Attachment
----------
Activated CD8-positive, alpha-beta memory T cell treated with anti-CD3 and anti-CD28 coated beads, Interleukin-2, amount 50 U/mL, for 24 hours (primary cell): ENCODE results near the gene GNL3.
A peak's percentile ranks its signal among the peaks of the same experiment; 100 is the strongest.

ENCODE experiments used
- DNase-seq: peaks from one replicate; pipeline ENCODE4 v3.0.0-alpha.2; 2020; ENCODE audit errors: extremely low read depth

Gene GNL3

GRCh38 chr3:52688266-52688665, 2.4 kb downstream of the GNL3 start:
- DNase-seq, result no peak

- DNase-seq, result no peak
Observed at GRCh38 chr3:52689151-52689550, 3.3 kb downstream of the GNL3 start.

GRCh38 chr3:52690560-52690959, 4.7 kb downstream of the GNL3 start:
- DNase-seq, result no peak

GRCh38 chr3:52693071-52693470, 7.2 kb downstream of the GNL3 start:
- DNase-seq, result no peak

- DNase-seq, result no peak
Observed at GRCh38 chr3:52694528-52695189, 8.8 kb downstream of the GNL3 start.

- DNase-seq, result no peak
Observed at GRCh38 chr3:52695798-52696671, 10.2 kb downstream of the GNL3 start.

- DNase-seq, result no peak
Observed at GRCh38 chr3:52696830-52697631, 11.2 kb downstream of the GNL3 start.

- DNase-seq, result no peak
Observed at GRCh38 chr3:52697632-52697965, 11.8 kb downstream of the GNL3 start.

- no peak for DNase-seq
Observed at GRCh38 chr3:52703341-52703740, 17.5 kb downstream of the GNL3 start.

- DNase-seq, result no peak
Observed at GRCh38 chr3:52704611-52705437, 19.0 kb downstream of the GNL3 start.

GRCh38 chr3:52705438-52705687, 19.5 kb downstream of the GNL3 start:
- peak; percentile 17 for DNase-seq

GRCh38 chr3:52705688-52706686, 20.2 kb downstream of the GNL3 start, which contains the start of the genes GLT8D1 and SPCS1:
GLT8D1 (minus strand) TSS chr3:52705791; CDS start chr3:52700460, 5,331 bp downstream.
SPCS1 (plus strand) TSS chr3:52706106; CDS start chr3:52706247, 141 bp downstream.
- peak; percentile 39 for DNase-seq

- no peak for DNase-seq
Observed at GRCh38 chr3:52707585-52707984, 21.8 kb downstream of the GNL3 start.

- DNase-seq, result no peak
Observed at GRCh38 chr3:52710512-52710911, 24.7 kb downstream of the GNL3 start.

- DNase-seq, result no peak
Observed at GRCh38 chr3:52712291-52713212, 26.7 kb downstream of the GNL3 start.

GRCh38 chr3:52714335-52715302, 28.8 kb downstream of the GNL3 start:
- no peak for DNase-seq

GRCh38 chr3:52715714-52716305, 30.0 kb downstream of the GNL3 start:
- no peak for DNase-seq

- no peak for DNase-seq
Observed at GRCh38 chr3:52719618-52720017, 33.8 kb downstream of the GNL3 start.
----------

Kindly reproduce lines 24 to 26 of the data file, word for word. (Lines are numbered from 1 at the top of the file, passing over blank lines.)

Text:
- DNase-seq, result no peak
Observed at GRCh38 chr3:52704611-52705437, 19.0 kb downstream of the GNL3 start.

GRCh38 chr3:52705438-52705687, 19.5 kb downstream of the GNL3 start: